Divorce is often both devastating and complex. And when there are children involved, a divorce can become even more difficult. 

During divorce proceedings, parents must consider how to handle childcare-related issues. They’ll need to discuss their timeshare schedule as well as their parental plan, including how to handle medical decisions, where the children will go to school, and which faith they’ll be raised in.

But perhaps the most significant childcare decision that divorcing parents must make is that of custody. If one parent has full custody of the children, that parent is known as the “custodial parent.” In the case of joint custody, the parent who has the child with them the majority of the time is the custodial parent. 

The noncustodial parent is typically responsible for paying child support to the custodial parent, but there are legally valid reasons to stop paying child support in Georgia. 

Determining Child Support in Georgia

The child support model in Georgia is based on the comprehensive costs of supporting a child, along with each of the parents’ individual incomes. Georgia uses the Income Shares Model to make these calculations. 

The Income Shares Model estimates how much money a couple would spend on their children had they stayed together and then splits that amount proportionately according to their individual incomes. 

In cases where childcare is split equally between two parents, Georgia courts generally consider the parent with the higher income to pay child support. However, other factors could have an impact on the calculation as well.

Calculating Income for Child Support

There are several factors that the Income Shares Model takes into account when estimating a parent’s total income. These include, but are not limited to, the following:

  • Salary
  • Military pensions
  • Unemployment insurance benefits
  • Prizes
  • Dividend income
  • Trust income
  • Overtime pay
  • Self-employment income
  • Commissions, fees, and tips

If you’re curious about how the Income Shares Model will estimate your income, the Georgia Child Support Commission provides worksheets and calculators to help you and your former partner determine your child support payments.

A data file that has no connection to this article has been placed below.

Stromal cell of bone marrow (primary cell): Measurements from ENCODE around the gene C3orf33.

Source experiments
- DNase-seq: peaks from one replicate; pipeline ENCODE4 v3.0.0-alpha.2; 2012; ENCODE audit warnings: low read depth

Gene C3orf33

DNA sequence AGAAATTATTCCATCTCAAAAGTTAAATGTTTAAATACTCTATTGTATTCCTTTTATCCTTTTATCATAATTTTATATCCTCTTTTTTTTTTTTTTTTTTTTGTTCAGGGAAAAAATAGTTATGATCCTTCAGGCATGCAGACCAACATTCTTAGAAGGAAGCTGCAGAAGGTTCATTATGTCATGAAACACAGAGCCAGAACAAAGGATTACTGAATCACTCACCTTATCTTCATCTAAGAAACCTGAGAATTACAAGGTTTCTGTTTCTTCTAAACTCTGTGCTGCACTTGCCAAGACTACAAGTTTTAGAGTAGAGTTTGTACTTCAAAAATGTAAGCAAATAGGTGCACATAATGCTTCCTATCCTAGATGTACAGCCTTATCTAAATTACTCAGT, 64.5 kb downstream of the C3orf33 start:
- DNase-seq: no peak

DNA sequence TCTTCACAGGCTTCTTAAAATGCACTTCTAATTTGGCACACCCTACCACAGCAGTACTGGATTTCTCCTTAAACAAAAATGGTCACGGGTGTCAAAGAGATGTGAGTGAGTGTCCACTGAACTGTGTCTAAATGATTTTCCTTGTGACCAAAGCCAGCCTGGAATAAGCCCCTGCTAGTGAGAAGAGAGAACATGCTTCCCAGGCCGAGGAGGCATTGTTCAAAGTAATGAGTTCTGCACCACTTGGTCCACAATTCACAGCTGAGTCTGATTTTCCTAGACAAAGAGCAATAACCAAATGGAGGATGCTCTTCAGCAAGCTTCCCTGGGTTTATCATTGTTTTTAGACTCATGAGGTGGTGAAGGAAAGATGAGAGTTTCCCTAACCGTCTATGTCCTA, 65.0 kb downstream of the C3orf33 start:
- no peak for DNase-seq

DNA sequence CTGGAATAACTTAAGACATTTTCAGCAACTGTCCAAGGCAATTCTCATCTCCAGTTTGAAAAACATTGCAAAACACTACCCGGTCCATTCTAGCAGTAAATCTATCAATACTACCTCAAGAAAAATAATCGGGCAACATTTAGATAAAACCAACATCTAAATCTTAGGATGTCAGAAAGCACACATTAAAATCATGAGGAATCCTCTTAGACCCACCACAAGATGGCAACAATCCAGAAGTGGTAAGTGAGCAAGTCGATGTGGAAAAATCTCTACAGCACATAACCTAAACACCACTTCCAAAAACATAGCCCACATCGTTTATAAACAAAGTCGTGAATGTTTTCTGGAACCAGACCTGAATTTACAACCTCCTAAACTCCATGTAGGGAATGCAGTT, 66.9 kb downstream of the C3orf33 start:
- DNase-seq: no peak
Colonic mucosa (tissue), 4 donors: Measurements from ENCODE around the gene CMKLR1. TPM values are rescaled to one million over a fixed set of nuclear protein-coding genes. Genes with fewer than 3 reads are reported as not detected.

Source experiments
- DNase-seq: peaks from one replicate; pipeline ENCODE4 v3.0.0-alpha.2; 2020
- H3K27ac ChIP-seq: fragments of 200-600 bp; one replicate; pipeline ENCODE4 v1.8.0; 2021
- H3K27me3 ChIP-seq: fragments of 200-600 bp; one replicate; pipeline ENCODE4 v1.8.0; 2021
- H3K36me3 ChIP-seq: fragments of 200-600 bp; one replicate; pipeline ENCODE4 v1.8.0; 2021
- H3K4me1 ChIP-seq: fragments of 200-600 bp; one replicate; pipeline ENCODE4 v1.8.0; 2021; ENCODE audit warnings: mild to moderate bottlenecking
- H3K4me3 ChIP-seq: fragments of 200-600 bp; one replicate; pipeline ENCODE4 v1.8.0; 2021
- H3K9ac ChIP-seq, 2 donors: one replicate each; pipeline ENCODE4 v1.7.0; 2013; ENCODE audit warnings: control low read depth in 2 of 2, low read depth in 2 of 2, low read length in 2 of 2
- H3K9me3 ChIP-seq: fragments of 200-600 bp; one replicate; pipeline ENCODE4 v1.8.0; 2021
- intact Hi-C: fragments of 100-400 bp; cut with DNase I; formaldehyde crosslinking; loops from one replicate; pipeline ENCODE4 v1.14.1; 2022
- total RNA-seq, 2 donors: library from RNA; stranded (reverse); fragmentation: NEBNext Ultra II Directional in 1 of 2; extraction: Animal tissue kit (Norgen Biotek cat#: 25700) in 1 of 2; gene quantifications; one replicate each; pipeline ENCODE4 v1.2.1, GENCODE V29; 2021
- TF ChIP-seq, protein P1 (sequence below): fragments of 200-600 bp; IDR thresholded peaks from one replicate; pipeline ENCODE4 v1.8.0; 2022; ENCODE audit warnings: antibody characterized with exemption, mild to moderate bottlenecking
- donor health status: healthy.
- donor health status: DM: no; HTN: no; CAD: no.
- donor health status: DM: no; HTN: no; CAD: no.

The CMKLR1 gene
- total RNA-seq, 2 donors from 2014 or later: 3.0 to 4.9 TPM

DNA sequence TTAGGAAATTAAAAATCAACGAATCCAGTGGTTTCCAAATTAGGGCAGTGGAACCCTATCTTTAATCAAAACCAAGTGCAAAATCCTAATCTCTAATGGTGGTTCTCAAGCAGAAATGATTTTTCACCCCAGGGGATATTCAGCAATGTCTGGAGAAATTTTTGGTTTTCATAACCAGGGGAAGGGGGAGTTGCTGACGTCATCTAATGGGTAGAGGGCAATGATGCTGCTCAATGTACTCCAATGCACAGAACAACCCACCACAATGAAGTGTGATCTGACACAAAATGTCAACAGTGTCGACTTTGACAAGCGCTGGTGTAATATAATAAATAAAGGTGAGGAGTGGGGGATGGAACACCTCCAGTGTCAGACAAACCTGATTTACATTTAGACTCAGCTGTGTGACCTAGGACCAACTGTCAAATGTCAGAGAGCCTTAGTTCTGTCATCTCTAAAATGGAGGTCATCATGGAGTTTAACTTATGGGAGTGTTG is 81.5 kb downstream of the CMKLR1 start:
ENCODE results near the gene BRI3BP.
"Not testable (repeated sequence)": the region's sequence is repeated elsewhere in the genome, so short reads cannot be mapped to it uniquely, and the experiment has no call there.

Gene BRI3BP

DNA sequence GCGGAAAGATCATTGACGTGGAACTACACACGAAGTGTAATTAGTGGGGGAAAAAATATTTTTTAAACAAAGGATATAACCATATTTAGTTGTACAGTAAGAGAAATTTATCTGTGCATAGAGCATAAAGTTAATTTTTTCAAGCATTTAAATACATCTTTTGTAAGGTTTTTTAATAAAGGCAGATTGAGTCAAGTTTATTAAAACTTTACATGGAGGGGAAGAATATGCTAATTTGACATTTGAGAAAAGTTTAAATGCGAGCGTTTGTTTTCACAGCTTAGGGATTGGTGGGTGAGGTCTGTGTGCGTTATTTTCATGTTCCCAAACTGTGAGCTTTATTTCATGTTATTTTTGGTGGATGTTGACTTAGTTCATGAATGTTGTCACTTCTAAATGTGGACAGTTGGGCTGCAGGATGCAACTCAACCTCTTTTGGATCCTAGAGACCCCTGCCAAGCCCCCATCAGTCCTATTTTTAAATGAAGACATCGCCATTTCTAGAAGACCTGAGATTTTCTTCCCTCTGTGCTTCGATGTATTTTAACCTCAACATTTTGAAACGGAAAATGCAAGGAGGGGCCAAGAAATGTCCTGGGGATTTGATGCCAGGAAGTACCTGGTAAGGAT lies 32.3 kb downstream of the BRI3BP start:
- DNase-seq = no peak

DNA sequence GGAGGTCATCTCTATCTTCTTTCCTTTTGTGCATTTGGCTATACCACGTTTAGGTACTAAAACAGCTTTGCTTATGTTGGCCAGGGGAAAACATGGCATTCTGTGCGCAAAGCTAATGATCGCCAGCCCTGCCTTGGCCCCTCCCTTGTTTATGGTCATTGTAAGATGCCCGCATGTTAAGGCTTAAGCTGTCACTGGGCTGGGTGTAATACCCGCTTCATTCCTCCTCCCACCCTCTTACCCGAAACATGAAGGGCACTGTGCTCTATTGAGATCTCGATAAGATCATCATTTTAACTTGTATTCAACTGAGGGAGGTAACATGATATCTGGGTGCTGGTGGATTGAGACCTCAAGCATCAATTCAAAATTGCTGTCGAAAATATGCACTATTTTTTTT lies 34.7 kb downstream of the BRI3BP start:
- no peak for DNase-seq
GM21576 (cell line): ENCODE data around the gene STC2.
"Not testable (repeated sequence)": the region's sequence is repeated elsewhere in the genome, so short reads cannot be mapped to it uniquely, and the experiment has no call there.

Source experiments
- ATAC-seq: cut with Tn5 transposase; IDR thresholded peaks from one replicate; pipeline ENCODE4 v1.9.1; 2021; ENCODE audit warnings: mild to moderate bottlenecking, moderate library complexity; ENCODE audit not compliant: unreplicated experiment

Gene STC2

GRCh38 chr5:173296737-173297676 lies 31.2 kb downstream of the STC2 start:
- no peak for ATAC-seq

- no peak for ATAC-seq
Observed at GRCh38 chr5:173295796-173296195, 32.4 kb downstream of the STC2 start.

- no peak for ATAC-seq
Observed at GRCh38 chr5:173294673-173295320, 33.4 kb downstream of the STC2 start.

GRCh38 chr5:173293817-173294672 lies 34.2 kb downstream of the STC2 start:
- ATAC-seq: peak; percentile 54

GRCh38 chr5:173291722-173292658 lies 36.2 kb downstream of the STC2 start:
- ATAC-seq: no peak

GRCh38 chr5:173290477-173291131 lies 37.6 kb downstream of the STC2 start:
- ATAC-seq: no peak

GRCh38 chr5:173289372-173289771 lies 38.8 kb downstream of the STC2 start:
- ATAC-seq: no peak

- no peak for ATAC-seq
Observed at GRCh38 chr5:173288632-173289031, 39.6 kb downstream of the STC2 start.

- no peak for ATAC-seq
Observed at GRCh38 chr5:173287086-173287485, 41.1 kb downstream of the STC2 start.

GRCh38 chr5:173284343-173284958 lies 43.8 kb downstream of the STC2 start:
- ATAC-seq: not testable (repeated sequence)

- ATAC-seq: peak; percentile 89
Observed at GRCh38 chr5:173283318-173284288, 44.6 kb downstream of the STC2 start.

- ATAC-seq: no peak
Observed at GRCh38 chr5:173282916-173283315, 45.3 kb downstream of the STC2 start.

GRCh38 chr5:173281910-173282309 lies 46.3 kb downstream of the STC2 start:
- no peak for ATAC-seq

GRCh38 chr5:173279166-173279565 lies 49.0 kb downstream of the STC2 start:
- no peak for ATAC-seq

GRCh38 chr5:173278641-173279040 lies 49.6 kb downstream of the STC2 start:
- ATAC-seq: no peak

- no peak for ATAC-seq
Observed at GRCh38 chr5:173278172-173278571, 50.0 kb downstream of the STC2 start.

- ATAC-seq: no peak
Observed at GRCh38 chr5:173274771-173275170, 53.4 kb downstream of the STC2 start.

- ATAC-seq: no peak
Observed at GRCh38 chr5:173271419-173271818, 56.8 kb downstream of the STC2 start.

How To Legally Avoid Child Support in Georgia

It’s not an easy task to legally avoid paying child support, but if you’re willing to make some concessions, it’s possible. Here are a few ways you might be able to avoid paying child support in Georgia without running into trouble with the law. 

Both Sides Agreeing That Child Support Is Unnecessary

There are plenty of reasons a parent wouldn’t want to accept child support from their ex, and many other reasons that the other parent might not want to pay child support to their former spouse. 

In these cases, a Georgia court will typically allow no child support to be paid if both parents can agree that paying or accepting child support is undesirable or unnecessary.

Terminating the Child Support Agreement 

Most of the time, a Georgia child support agreement remains airtight unless there’s a major change in any family member’s life. This means that your child support agreement might be terminated if you lose your job, if you go to prison, or if there’s a significant change in custody arrangements. 

Ceasing Child Support Payments

Determining child support payments can be a complicated part of the divorce process. If you’re looking to avoid paying child support, you have several options that are legal in Georgia. A seasoned family law attorney can help you determine the best options for you and your unique circumstances.

Contact the Divorce Lawyers at Crystal Wright Law To Get Legal Assistance Today

To learn more and get the help you deserve, call our divorce & family law firm at (404) 594-2143 or reach out to Crystal Wright Law online by visiting our contact us page.
You can also visit our law firm at 440 S. Perry Street Suite 105, Lawrenceville, GA 30046.